Photoshop Touch 1.0

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iPad-toting Photoshop users finally have an actual version of Photoshop for their tablets. Photoshop Touch offers layers-based compositing, masking and retouching tools, and color correction, all wrapped up in a touch-based interface. The question, of course, is what exactly it gets you in the way of a tablet-based post-production workflow. In this detailed review, I take a look at the app from the point-of-view of the serious, working photographer.

Editing and Printing iPhone Images

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Only a couple of years ago, I wouldn’t have spent any time talking about shooting with a cell phone camera. It’s not that I have anything against lo-fi imagery, it’s just that for years, cell phone cameras were more akin to no-fi photography. The iPhone offers a very good camera (for a cell phone) as well as the ability to edit images on the device, and print. (If you haven’t seen this, it’s worth a look to see an extremely serious application of the iPhone camera.) If you’ve been wondering about editing your iPhone images, this article will help you get started, while this will walk you through printing – both from the phone, and from your computer.

Creating an Integrated iPhoto/Capture NX Workflow

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Capture NX

If you’ve played at all with Nikon Capture NX, you already know that it has some of the best editing tools on the market (if you haven’t played with it, a free demo version is available here). But, if you’re used to the workflow management and output features of Apple’s iPhoto, you may be reluctant to give up iPhoto’s powerful library features to switch to a Finder-based workflow driven by the Capture NX file browser. Fortunately, there’s a very easy way to integrate the two programs. With an integrated iPhoto/NX workflow, you can import and organize your images in iPhoto, but edit them using Capture NX’s superior raw conversion options and localized editing tools.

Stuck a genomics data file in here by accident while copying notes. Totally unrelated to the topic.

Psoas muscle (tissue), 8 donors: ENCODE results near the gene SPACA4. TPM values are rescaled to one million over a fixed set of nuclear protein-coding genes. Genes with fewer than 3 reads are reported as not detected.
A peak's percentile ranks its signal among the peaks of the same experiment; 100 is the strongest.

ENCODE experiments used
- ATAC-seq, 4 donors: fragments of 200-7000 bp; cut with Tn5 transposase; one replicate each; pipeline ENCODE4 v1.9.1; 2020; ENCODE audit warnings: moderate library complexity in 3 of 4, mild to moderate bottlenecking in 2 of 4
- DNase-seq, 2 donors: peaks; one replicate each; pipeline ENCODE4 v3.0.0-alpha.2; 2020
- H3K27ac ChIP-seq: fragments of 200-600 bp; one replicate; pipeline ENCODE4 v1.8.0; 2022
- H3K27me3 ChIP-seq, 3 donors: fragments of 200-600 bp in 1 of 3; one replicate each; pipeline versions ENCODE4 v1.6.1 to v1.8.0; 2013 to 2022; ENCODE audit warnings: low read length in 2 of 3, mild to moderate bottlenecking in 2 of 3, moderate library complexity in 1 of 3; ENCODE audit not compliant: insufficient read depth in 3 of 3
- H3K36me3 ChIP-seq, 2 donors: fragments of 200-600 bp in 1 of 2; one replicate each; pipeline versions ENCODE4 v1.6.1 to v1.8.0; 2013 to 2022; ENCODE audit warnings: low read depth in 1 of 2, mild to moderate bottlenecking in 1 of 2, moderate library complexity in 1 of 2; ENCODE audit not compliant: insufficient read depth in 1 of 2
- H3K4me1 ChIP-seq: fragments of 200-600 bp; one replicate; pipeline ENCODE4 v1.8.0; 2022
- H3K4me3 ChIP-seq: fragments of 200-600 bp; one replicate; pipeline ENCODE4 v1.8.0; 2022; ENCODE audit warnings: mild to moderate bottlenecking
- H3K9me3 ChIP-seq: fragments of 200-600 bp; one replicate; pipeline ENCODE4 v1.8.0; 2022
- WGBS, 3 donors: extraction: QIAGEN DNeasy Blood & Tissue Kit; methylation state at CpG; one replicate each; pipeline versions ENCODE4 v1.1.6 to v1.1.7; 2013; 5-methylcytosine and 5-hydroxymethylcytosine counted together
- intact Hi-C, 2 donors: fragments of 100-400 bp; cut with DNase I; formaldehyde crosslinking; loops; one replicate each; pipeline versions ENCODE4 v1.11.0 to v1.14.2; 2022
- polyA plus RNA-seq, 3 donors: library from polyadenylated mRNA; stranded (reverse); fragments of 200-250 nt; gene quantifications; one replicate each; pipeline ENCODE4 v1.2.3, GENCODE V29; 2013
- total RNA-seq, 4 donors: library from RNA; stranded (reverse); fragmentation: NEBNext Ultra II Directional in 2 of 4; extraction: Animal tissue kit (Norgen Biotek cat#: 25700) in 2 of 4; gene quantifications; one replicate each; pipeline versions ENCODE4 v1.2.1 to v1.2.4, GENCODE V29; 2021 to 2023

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Enlarging Images in iPhoto

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iPhoto
In the course of preparing an article for MacWorld magazine, I stumbled into something I’d never noticed before: Apple’s iPhoto does not let you resize images upward. While the program’s Export command lets you resize an image, if you enter pixel dimensions larger than the original image size, iPhoto won’t actually enlarge the image. The Export dialog’s resize controls are for downsizing only. Fortunately, there’s an easy, free workaround if you need to blow up an image.

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